It was code, "a series of dots and dashes" etched into the sides of pencils, that cheaters used to take tests for a New York license to operate a school bus, a tractor-trailer or heavy equipment, federal and state investigators said.
Nineteen people have been arrested and charged in the driver's license scam, among them three security guards for the New York State Department of Motor Vehicles who were allegedly caught on surveillance cameras accepting cash bribes of up to $4,000.
Authorities believe as man as 250 commercial drivers licenses were issued to people who cheated and they are now being sought.
"It's potential school bus licenses, tractor trailers, tow trucks, tanker trailers, doubles, triples, the most dangerous vehicles on the road," said New York State Inspector General Catherine Leahy Scott, whose office was tipped to the alleged scheme by confidential informants.
Prosecutors released surveillance photos of what they said were suspects slipping cash into the pockets of DMV officials.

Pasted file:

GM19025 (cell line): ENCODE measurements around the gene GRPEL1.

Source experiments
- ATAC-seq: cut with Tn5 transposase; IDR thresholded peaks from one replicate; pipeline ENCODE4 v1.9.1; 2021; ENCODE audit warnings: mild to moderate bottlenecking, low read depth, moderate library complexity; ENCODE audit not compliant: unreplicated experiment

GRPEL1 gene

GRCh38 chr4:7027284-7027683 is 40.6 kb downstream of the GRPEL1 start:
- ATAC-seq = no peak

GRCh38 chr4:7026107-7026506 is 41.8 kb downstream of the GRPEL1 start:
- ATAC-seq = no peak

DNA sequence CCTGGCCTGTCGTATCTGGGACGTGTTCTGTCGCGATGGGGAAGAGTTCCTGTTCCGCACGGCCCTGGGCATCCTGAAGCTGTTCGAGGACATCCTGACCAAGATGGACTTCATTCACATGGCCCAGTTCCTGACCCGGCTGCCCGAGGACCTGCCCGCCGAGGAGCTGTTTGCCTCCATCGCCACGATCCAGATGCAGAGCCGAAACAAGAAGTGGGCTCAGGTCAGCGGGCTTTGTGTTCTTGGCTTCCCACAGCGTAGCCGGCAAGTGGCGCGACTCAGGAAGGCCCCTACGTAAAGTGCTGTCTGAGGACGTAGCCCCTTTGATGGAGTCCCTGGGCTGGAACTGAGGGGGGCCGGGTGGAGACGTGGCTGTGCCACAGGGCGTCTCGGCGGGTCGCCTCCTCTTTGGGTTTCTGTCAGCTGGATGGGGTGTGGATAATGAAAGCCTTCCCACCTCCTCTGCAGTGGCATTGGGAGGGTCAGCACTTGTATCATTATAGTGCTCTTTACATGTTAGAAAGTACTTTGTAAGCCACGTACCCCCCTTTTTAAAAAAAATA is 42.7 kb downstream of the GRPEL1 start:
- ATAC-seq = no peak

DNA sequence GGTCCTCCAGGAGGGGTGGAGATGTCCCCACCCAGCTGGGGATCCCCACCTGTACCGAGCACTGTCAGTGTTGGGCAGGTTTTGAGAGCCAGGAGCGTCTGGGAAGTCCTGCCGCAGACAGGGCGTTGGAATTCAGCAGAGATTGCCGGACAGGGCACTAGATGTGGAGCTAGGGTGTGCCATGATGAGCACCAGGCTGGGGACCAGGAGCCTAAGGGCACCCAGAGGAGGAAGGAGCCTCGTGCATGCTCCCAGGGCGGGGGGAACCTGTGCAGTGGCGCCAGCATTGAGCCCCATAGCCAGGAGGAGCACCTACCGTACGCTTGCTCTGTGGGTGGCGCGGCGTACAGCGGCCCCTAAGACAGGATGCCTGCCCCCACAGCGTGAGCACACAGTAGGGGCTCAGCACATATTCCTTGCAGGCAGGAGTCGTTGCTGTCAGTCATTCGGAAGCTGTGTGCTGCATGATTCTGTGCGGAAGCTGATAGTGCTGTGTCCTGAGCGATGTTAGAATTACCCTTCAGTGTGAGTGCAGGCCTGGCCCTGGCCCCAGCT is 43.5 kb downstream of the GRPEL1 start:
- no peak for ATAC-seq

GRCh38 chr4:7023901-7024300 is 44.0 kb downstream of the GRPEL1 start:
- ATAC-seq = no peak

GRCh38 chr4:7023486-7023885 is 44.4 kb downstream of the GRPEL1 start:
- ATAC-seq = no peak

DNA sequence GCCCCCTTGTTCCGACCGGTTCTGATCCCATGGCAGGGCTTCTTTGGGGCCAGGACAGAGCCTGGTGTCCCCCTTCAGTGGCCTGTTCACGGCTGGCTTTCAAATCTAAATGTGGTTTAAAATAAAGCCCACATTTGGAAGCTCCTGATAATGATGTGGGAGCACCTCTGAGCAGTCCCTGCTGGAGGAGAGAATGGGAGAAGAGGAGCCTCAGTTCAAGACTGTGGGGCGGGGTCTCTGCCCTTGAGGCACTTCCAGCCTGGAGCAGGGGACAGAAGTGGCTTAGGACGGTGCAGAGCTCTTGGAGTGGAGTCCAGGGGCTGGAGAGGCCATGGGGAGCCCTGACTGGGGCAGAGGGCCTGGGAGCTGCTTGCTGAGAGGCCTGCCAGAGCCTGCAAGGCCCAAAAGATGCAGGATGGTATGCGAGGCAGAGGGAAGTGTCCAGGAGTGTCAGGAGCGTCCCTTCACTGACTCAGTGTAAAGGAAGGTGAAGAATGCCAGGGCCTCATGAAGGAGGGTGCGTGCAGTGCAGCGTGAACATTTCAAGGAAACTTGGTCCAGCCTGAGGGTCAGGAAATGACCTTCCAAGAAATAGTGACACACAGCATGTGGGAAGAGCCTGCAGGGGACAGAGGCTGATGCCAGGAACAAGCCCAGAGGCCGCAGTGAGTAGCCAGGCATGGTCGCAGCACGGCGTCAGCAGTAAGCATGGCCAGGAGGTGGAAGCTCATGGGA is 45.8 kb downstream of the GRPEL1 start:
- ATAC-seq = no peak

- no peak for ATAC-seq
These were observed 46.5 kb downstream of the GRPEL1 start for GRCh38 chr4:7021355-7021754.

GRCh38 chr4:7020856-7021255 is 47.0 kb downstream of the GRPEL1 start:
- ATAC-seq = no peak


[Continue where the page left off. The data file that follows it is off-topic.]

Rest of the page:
Three DMV security guards and eight others were charged with orchestrating the scam and accused by Loretta Lynch, U.S. Attorney for the Eastern District of New York, of enabling "unqualified drivers to take to our roads and highways behind the wheel of large buses and heavy trucks."
Eight people were charged with cheating on the commercial driver's license exam by paying cash for the pencils engraved with the coded answers or for a proxy to take the test.
"The eight commercial drivers who paid someone else to take their tests took the easy way out," said Manhattan District Attorney Cy Vance.
The DMV said it has strengthened its procedures and will eventually eliminate the paper test that was the focus of the scam.
"It is indeed unfortunate that people continue to look for ways to cheat on written tests," said New York State DMV Commissioner Barbara Fiala.